Know Your Diamond


The Four C’s

Diamond knowledge is critical, whether you are buying or selling. Avilan™ believes that an educated consumer makes the right choices. We measure the quality of diamonds based on the following four criteria endorsed by the Gemological Institute of America (GIA), European Gemological Laboratory (EGL-USA), and all reputable gemological institutions:

Cut

The cut scale ranges from excellent to poor. A polished diamond’s beauty lies in its complex relationship with light: how light strikes the surface, how much enters the diamond, and how, and in what form, light returns to your eye. Three attributes help to form a beautifully cut diamond: brightness, fire, and scintillation.

  • Brightness is the combination of all white light reflecting from the surface and interior of the diamond.
  • Fire describes the “flares” of color emitted from a diamond.
  • Scintillation describes the flashes of light you see when the diamond, light, or the observer moves.

A polished diamond’s proportions affect its light performance. Diamonds with fine proportions, symmetry, and polish optimize their interaction with light, and have increased brightness, fire, and scintillation.

There are five levels of cut grade: Excellent, Very Good, Good, Fair, and Poor. The most common found in jewelry stores are excellent, very good and good. These three cut grades show the best and tend to look the best in jewelry.

Color

The diamond color scale extends from D (colorless) to Z (light yellow or brown). Colorless diamonds are very rare and so nearly colorless diamonds are used in most jewelry. Color grades are determined by comparing each diamond to a master set. Each letter grade represents a range of color and is a measure of how noticeable a color is.
Some diamonds emit a visible light when exposed to ultraviolet radiation. Fluorescence is not a factor in determining color or clarity grades. In fact, it is estimated that only about 2% of diamonds are negatively affected by fluorescence.

Clarity

The diamond clarity scale ranges from flawless to I3. Diamonds are formed under extreme pressure and heat; because of this it is very rare to find a diamond that has no internal or external characteristics. Such characteristics are natural and help gemologists separate natural diamonds from synthetics. They also help to identify individual stones.
The grade is based on the amount of inclusions in a stone. Inclusions refer to internal flaws such as air bubbles, cracks, and non-diamond minerals found in the diamond. Diamonds with no or few inclusions and blemishes are more highly valued than those with less clarity because they are rarer.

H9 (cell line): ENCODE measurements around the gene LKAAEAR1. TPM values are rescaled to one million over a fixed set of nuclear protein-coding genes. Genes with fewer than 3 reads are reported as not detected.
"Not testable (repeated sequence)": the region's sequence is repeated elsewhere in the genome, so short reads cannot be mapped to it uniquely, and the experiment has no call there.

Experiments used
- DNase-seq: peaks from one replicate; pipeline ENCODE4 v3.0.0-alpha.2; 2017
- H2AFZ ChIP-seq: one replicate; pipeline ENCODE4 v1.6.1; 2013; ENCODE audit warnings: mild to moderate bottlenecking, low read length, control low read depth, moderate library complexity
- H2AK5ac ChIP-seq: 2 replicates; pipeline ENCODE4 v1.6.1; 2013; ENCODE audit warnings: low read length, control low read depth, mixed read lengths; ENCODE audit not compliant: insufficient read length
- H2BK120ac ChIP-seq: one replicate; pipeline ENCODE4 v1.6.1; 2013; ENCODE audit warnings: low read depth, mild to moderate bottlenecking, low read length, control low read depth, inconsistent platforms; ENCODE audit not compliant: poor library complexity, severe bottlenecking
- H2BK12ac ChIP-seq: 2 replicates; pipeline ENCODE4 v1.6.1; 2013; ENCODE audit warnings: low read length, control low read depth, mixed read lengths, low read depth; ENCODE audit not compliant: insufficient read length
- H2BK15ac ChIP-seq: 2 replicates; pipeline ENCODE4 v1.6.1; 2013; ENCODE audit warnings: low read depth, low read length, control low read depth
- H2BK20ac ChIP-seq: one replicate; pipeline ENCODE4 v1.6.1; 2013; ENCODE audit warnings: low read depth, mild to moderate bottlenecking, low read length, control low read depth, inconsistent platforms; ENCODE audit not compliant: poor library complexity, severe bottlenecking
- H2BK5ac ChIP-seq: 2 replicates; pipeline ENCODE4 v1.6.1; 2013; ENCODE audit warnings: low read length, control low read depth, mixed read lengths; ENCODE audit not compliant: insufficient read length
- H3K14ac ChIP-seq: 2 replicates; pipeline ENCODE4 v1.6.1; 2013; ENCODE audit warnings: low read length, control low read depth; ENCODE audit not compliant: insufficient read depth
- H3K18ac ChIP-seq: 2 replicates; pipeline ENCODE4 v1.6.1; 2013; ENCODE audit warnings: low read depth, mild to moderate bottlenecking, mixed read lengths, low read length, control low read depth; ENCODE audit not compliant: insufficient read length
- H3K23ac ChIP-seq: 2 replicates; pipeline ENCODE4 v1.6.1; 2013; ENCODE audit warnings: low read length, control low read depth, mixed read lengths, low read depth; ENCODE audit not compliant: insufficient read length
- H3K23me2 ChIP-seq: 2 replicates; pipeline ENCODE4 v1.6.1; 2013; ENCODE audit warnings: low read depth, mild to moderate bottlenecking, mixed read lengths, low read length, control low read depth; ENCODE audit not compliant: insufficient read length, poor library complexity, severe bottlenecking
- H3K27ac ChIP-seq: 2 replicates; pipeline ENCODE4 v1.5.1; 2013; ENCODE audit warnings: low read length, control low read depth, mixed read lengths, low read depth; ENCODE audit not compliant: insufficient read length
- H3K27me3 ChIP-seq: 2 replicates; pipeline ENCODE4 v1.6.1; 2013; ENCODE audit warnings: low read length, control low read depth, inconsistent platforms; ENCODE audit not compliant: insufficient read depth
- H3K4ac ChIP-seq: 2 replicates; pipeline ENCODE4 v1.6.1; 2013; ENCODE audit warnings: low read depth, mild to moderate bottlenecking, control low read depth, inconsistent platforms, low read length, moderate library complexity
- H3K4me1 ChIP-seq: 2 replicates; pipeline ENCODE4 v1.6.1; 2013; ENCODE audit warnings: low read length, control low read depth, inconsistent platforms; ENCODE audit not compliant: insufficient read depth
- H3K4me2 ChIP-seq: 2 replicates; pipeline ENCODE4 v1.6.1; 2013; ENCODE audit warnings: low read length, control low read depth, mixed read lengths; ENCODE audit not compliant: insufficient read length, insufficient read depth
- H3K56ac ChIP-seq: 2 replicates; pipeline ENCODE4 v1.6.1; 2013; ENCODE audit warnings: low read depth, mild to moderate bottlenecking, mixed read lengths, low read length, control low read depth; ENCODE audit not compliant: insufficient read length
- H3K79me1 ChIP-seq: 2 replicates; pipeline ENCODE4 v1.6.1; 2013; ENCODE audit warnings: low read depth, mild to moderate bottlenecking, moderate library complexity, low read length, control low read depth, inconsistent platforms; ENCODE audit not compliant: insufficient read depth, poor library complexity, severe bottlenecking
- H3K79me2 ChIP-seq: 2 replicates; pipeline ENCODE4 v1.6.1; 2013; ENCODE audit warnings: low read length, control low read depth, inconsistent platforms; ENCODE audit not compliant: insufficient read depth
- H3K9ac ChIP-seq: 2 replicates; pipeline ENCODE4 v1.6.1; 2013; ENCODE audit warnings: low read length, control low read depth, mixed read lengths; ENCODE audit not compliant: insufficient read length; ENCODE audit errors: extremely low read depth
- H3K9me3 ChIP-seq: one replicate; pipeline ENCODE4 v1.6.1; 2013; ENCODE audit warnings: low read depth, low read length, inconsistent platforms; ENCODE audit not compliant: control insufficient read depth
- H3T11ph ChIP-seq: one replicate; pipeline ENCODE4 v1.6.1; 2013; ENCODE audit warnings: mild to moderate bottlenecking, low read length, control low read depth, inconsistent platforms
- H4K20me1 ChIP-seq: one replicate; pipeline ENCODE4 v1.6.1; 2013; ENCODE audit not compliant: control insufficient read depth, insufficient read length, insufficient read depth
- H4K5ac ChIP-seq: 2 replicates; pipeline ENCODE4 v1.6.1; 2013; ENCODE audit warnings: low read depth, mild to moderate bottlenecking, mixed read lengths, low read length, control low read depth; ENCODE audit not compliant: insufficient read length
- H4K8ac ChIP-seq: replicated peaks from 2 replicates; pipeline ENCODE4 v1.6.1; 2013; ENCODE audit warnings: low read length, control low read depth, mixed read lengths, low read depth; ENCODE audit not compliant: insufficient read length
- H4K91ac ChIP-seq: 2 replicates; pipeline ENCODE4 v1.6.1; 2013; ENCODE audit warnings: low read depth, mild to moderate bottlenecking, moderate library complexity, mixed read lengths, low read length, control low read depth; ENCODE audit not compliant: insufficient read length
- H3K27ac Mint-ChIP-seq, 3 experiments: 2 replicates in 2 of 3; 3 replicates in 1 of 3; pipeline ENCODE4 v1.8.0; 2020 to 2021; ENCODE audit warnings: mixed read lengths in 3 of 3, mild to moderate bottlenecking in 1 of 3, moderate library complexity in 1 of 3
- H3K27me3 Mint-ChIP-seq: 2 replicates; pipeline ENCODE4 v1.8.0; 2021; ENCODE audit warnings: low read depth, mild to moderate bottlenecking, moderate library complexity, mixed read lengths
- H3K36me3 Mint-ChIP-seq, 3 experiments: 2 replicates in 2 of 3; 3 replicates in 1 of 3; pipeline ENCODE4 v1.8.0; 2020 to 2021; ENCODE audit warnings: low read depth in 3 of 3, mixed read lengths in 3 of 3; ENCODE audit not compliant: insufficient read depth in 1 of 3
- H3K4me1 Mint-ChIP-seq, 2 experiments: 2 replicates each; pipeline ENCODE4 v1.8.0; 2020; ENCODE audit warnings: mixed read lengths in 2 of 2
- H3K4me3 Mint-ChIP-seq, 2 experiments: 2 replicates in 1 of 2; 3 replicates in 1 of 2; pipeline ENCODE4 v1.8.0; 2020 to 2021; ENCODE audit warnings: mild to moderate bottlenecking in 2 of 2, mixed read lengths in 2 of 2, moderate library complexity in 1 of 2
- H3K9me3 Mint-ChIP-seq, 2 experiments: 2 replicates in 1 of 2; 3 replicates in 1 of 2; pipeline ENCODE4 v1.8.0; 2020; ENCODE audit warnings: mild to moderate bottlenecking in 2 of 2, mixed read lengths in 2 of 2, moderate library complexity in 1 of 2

Carat Weight

This is the weight of a diamond measured in carats. As the carat weight of a diamond increases so does its rarity and price. One carat is divided into 100 “points” so that a diamond of 75 points weighs .75 carats. The carat-weight of a diamond is the easiest measurement to determine. Most importantly, two diamonds can be of equal carat-weight, but their value can differ greatly due to their cut, color, and clarity.

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Sparkle in the rough

Diamonds have captivated the attention of mankind for millennia and have been a symbol of everlasting love for centuries. These recognitions are likely due to the diamond’s renowned status as the hardest natural mineral on Earth, as well as to the extensive process required for diamond formation. The formation of diamond gems occurs over billions of years, when carbon materials are exposed to the high temperatures and pressures found 100 miles below the Earth’s crust. After this enduring process, diamonds must then be brought close to the Earth’s surface by deep volcanic pipes that erupt, causing magma to rush toward the surface, moving with it rocks containing diamonds. Only then can a diamond be found. After such a long process, it is no wonder these gems are highly treasured.

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Diamond Care

Coming Soon: Make sure you know how to properly care for your treasure.

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